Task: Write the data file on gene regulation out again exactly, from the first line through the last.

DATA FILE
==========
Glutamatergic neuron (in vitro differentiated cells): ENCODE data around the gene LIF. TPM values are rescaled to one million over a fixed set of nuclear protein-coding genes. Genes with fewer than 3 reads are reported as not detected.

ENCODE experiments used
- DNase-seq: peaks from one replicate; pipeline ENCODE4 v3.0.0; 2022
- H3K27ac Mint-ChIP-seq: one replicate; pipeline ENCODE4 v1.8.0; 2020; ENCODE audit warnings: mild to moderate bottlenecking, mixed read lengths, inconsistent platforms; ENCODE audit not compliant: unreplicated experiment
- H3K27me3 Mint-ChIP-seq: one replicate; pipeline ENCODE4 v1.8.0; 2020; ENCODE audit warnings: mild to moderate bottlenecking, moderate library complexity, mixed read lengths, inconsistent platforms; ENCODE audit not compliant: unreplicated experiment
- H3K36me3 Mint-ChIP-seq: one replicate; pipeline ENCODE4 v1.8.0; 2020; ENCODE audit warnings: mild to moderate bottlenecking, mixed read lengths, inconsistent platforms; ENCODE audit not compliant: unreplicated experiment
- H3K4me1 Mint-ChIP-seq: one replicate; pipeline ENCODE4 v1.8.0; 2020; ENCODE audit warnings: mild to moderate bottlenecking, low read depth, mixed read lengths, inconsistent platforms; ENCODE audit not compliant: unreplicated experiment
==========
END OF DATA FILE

Glutamatergic neuron (in vitro differentiated cells): ENCODE data around the gene LIF. TPM values are rescaled to one million over a fixed set of nuclear protein-coding genes. Genes with fewer than 3 reads are reported as not detected.

ENCODE experiments used
- DNase-seq: peaks from one replicate; pipeline ENCODE4 v3.0.0; 2022
- H3K27ac Mint-ChIP-seq: one replicate; pipeline ENCODE4 v1.8.0; 2020; ENCODE audit warnings: mild to moderate bottlenecking, mixed read lengths, inconsistent platforms; ENCODE audit not compliant: unreplicated experiment
- H3K27me3 Mint-ChIP-seq: one replicate; pipeline ENCODE4 v1.8.0; 2020; ENCODE audit warnings: mild to moderate bottlenecking, moderate library complexity, mixed read lengths, inconsistent platforms; ENCODE audit not compliant: unreplicated experiment
- H3K36me3 Mint-ChIP-seq: one replicate; pipeline ENCODE4 v1.8.0; 2020; ENCODE audit warnings: mild to moderate bottlenecking, mixed read lengths, inconsistent platforms; ENCODE audit not compliant: unreplicated experiment
- H3K4me1 Mint-ChIP-seq: one replicate; pipeline ENCODE4 v1.8.0; 2020; ENCODE audit warnings: mild to moderate bottlenecking, low read depth, mixed read lengths, inconsistent platforms; ENCODE audit not compliant: unreplicated experiment